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For many of us, having faith in God means putting our trust and hope in a divine being outside of ourselves. This means that we put ourselves in a powerless situation waiting for God, who is out there, external to us, to enter into our lives and make something happen. It’s no wonder that so many people end up feeling bitter towards God and helpless. In trying to be faithful, we give our power away.

Tonight, we celebrate and rejoice in the incarnation, that God came to earth to be with us in the person of Jesus Christ. But we aren’t just remembering a historical event that took place 2000 years ago halfway around the world. We are celebrating and rejoicing because Jesus is being born again tonight in the hearts of all who believe. On this most sacred of evenings, consider that God has come to dwell in you. Jesus was a human being with the divine inside of him. The miracle of Christmas is that we are human beings with the divine inside of us also.

To have faith in God is to let the Christ child grow inside of you so that as you think, speak and act, it is Christ thinking, speaking and acting in you. Jesus remains present in the world through each of us. As Paul proclaims in Galatians, “It is no longer I who live, but Christ who lives in me.”


Think what this means then. The power of God is no longer something completely external to yourself, something you are waiting for, something you have no control over. The power of God dwells in you. To believe in God is to believe in yourself. To have faith in God is to have faith in yourself. To have confidence in God is to have confidence in yourself. And to trust in God is to trust in yourself because you and God are one, like Jesus and the Father are one.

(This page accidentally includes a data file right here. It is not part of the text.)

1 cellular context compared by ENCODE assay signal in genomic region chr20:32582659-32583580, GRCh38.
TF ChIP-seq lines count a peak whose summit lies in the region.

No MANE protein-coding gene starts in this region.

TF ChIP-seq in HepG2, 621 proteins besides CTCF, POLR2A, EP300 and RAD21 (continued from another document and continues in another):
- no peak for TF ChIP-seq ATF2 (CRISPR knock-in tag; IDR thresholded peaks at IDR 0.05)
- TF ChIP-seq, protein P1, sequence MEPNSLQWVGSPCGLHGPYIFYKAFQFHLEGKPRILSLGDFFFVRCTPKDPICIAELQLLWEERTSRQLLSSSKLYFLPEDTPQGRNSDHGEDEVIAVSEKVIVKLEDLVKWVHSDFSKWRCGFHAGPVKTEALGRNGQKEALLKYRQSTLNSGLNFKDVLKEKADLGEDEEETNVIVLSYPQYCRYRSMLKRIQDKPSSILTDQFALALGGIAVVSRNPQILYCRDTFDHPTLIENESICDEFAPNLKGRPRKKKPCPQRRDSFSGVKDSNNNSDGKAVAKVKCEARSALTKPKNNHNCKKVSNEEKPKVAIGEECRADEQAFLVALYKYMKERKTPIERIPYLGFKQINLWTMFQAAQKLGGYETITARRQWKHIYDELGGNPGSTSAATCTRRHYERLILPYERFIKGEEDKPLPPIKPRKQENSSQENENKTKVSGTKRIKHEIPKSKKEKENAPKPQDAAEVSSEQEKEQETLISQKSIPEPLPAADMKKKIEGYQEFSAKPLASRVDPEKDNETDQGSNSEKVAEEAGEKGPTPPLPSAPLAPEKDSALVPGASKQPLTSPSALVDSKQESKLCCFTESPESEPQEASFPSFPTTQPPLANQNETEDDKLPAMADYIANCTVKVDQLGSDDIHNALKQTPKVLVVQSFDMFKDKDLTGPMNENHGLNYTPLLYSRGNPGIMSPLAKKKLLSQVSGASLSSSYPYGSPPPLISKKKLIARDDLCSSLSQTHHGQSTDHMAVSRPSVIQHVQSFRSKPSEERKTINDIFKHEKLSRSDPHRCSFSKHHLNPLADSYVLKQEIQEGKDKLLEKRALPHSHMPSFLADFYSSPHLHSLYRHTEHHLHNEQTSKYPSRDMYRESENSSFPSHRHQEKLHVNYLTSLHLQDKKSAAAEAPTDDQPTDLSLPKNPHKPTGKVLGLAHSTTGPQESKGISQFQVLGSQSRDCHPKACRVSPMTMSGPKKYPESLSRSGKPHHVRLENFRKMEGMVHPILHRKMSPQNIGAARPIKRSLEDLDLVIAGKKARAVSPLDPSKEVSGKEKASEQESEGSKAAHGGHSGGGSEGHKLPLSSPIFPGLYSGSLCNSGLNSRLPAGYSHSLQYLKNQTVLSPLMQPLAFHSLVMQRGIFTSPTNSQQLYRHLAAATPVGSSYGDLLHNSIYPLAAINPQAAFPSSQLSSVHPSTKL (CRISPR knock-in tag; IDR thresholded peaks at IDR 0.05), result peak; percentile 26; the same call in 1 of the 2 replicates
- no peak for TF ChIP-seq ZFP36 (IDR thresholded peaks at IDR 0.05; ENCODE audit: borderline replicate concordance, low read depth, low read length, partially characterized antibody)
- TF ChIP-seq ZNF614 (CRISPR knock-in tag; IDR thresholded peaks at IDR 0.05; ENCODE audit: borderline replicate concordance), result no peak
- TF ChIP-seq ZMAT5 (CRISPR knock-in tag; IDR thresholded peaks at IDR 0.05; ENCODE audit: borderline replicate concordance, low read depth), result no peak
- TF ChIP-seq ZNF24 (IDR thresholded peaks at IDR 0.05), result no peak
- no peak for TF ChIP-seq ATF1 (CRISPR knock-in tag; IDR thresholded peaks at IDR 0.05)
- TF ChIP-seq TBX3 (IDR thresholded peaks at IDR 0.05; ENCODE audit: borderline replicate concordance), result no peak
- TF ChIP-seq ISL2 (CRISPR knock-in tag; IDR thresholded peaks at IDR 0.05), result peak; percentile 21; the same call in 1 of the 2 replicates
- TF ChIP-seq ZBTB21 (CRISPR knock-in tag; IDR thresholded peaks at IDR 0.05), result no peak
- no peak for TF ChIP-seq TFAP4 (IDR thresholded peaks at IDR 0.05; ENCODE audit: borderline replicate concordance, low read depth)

Imagine how this understanding will change your relationship with God, the way you feel about yourself and the way you live your life. Instead of being angry and feeling helpless when prayers aren’t answered, instead of crying to the heavens who don’t respond or abandoning faith all together, you can now turn inward and find the strength, the wisdom and the love to be the change that you want. When you have confidence in yourself, you realize that you are capable of accomplishing great things. (And maybe not even such great things, but more than you ever did before.) Fear and doubt and worry no longer rule your life. You are empowered instead of being a victim. You can take chances. You realize that you can be transformed and you help to transform others. You realize that you have the gifts to inspire love in the hearts of others, beauty in the eyes of others and change in the world.

As Christ’s Spirit is born in your heart and as it grows, you become the one who can answer your prayers. This is the same thing as God answering your prayers. God is in you, and he wants you to know it.

The bad habit or addiction you can’t break, with God in you, you will find the power to choose differently, to choose health over destruction. The worry over money that keeps you up at night and on edge during the day, with God in you, you will have a new perspective from which to approach the world. That cycle of blame and regret you have with your loved one, with God in you, you will break that cycle by becoming someone who responds rather than reacts and someone who listens before you speak.

Jesus said, “Abide in me as I abide in you. Those who abide in me and I in them bear much fruit, because apart from me you can do nothing” (John 15: 4, 5). But when we abide in him and he abides in us, we can do anything.

To have faith in God is to have confidence and trust in yourself.